COLOMBO: Sri Lankan Speaker Mahinda Yapa Abeywardena on Thursday informed Gotabaya Rajapaksa that he should submit his letter of resignation as the President as soon as possible or else he will consider other options to remove him from the office, according to a media report.
On Wednesday, the Parliament Speaker said that the President in a telephone conversation had informed that he would tender his letter of resignation during the day, before midnight. However, he has not done it yet.
Speaker Abeywardena said that he informed President Rajapaksa to submit his letter of resignation as soon as possible, citing that he too is under pressure, News First Lanka reported on Thursday.
He said that since an acting President has been appointed, the Office of the Speaker is exploring the legal provisions to consider the option of "have vacated his post" if the President does not tender in his letter of resignation, the report added.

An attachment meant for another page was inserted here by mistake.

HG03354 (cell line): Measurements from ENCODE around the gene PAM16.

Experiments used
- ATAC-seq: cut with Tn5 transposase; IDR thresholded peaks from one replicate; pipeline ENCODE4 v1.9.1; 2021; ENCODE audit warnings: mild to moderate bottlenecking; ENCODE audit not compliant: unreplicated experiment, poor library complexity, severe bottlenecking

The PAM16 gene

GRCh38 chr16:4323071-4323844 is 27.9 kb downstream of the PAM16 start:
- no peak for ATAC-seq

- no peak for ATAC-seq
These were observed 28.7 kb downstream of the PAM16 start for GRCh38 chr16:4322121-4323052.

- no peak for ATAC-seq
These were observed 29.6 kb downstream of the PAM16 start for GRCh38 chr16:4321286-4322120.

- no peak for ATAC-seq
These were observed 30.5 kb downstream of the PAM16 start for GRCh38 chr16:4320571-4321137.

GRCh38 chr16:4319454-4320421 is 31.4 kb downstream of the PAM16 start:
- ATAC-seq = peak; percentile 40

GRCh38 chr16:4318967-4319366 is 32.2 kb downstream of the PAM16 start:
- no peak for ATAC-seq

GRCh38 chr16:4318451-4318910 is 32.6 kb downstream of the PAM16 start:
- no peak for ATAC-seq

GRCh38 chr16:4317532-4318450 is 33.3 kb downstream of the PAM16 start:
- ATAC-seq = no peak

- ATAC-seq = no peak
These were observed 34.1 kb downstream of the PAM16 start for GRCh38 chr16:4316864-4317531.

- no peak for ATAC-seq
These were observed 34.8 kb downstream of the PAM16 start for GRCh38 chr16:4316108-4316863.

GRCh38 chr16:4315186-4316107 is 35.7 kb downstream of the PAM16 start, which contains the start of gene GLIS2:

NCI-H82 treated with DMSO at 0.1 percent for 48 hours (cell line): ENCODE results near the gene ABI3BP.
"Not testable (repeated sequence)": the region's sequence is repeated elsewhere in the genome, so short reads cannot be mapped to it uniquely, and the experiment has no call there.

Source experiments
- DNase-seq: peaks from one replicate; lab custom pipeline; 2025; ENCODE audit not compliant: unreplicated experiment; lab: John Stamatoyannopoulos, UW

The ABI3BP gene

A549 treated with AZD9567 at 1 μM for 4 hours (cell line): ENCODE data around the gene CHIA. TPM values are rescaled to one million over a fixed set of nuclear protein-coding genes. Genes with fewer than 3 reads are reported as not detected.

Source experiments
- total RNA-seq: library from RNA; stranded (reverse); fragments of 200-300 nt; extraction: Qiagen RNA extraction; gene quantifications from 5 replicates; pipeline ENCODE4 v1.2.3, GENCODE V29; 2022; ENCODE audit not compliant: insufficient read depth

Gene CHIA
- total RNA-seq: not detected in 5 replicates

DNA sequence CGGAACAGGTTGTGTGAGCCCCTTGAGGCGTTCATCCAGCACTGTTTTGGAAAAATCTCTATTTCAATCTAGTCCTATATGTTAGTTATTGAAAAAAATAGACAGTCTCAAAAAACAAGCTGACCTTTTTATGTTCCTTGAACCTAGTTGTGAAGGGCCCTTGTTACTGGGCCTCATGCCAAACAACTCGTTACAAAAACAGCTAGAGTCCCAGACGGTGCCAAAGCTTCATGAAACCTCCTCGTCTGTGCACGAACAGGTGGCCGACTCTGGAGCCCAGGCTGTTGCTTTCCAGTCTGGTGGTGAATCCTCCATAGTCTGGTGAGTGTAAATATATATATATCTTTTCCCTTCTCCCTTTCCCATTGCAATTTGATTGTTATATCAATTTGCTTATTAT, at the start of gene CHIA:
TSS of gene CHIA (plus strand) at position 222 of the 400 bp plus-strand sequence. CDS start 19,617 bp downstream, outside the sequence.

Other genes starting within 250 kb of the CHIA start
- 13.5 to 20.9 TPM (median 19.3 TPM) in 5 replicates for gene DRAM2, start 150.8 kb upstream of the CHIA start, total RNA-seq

A spokesperson from the Sri Lanka Parliament said that given that the President had not yet tendered his letter of resignation, it is uncertain if Parliament would be convened on Friday.
The Prime Minister's Media Division on Wednesday said that the acting President has informed Speaker Abeywardena to nominate a Prime Minister who is acceptable to both the Government and Opposition. There have been mass protests in Sri Lanka.
ALSO READ | Sri Lanka crisis: It's all Go-Ranil push now
At least 84 people were hospitalised when protesters clashed with the security forces at the prime minister's office and at the main access junction to Parliament on Wednesday after Rajapaksa fled the country.
The police fired tear gas and water cannons at the mob who were trying to break barriers and enter the restricted zone. The police spokesman Nihal Thalduwa said protesters had grabbed a T56 firearm and 60 bullets from a Sri Lanka Army soldier. A police complaint had been lodged, the police said.
Sri Lankan authorities on Thursday also lifted the curfew, which was imposed in the Western province after the eruption of violence in the capital here. Sri Lanka is going through a deepening political turmoil and economic crisis.
Sri Lanka, a country of 22 million people, is under the grip of an unprecedented economic turmoil, the worst in seven decades, leaving millions struggling to buy food, medicine, fuel and other essentials. Prime Minister Wickremesinghe last week said Sri Lanka is now a bankrupt country.